### Isidore and Hilda Dressler Lectures

The Dressler Lecture Series was established by a gift from Robert and Leona Dressler on March 20, 1986, to the Kansas State University Foundation. The purpose of the gift is to honor the memories of Isidore and Hilda Dressler, and to provide funds from the interest on the endowment for annual lectures to be given by internationally prominent mathematicians. The lecture series emphasizes mathematics as a foundational discipline for science, commerce, and the arts. The lectures also underscore the fact that mathematics is a creative field and that mathematical research is a response both to the needs of other sciences and to its own inner dynamic which compels the study of abstract patterns.

**Isidore Dressler** was born in New York City in 1908 and received his B.S. *summa cum laude* from the College of the City of New York in 1929 where he was elected to Phi Beta Kappa in 1928. After receiving his M.A. From Columbia University in 1933, he taught first at Boy's High School and then later at Bayside High School where he was chairman of the Department of Mathematics until 1969. After retiring in 1969 from Bayside High School, he served as Adjunct Professor at Pace University in New York City. Isidore Dressler was the author of over a dozen high-school mathematics texts.

**Hilda Ratner Dressler** received her B.S. from New York University in 1931 and her M.D. *cum laude* from Boston University in 1934. After her internship, she was appointed attending physician at New York Infirmary in 1940 and also began a private medical practice which she maintained for over 35 years. In 1984, she was appointed Physician Advisor at Flushing Hospital and Medical Center in New York City. She was president emerita of the Queens County Medical Society.

### Past Talks

**March 1,****2018****Yasha Eliashberg (Stanford University)**

From Differential Topology to Symplectic and Back

**May 2, 2017****Kevin Ford (University of Illinois)**

Consecutive Composite Values in Polynomial Sequences

**April 26, 2016****Daniel Goldston (San Jose State University)**

Bounded Gaps Between Primes: Not As Hard to Prove As We Thought**VIDEO**

**May 5, 2015****Cameron Stewart (University of Waterloo)**

Arithmetic and Transcendence

**April 10, 2014****Igor Shparlinski (University of New South Wales)**

Distribution of Points on Varieties Over Finite Fields

**April 25, 2013****Roger Baker (Brigham Young University)**

Sieves In Number Theory

**September 18, 2012****Kannan Soundararajan (Stanford University)**

The Riemann zeta-function and related L-functions: A progress report

**January 24, 2012****Ken Ono (Emory University)**

Adding and Counting

**April 20, 2010****Bjorn Poonen (MIT)**

Undecidability In Number Theory

**March 11, 2010****Trevor Wooley, FRS (University of Bristol)**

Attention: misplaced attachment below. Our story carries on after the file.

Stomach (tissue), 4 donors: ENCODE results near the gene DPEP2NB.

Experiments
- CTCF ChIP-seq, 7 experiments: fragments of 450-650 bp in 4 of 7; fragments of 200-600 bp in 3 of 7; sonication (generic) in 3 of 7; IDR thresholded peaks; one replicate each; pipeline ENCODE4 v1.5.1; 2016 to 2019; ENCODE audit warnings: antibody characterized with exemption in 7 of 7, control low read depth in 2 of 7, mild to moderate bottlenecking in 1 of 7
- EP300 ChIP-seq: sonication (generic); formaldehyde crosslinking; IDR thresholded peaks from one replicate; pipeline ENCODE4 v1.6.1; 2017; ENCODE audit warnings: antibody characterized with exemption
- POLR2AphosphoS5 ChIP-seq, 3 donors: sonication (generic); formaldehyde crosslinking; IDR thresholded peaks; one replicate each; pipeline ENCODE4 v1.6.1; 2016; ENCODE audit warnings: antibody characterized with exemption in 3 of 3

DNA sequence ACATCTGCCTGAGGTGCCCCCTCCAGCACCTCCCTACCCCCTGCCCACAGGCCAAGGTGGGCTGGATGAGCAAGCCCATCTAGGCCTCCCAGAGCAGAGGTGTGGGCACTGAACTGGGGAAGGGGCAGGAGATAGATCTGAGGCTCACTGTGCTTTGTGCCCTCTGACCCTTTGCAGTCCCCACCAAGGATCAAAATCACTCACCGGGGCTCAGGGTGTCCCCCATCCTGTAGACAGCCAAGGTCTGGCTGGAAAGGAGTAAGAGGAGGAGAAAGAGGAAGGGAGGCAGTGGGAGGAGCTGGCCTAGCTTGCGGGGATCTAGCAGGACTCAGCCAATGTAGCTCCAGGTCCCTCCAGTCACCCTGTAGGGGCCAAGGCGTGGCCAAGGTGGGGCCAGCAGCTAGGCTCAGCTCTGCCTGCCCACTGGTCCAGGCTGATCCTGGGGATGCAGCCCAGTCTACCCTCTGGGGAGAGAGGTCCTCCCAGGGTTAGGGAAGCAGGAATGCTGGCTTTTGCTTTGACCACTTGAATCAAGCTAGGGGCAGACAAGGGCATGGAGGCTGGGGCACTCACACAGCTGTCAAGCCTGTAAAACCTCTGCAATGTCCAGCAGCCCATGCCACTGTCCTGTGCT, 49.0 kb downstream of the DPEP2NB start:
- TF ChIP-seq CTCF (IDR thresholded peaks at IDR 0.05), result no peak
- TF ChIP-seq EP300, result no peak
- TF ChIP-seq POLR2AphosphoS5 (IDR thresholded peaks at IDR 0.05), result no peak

Counting Integral Solutions of Diagonal Equations

**March 31, 2009****Jeff Vaaler (University of Texas at Austin)**

The ABC Conjecture**(video)**

**April 22, 2008****Andrew Granville (University of Montreal)**

Patterns in the Primes

**October 23, 2007****Sergei Konyagin (Moscow State University)**

Good Distribution of the Values of Sparse Polynomials Modulo a Prime**(video)**

**December 6, 2005****Alf van der Poorten, AM (Centre for Number Theory Research, Sydney and School of Mathematics and Statistics, Sydney University)**

Paper Folding, Automata, and Rational Functions

**April 16, 2002****Maxim Kontsevich (I.H.E.S., Bures-sur-Yvette, France and Rutgers University)**

A New Viewpoint in Non-Archimedian Geometry

**March 27, 2001****Carl Pomerance (Bell Labs and Universtiy of Georgia)**

Hard Number Theory Problems and Cryptography

**December 7, 1999****Gregory Margulis (Yale University)**

Diophantine Approximation, Lattices and Flows On Homogenous Spaces

**March 18, 1999****Peter Sarnak (Princeton Univrsity)**

Zeroes of Zeta Functions and Symmetry

**October 28,1997****Kenneth Ribet (University of California at Berkley)**

Fermat's Last Theorem

**November 12, 1996****Michael Aschbacher (California Institute of Technology)**

The Classification of the Finite Simple Groups

**October 24, 1995****Victor Kac (MIT)**

Sums of Squares and Supersymmetry

**November 1, 1994****Joan Birman (Columbia University)**

Studying Links Via Closed Braids

**November 2, 1993****Dennis Sullivan (Graduate School & University Center, CUNY)**

On the Mathematics of Fluid Motion

**October 13, 1992****Louis de Branges (Purdue University)**

A Construction of Invariant Subspaces

**October 22, 1991****Barry Mazur (Harvard University)**

The Elliptic Modular Function & the Monster Group

**November 20, 1990****Enrico Bombieri (Institute for Advanced Study, Princeton)**

Solving f(x,y) = 0 in Rational Numbers and Integers: What We Know, and What We Don't Know

**February 27, 1990****Wolfgang Schmidt (University of Colorado)**

Power Series Expansions of Algebraic Functions

**November 3, 1988****John Conway (Princeton University)**

1, 11, 21, 1211, 111221, 312211, 13112221, ...?

**February 23, 1988****Hugh Montgomery (University of Michigan)**

Irregularities of Point Distributions

**April 28, 1987****Daniel Gorenstein (Rutgers University)**

The Enormous Theorem: Classifying the Finite Simple Groups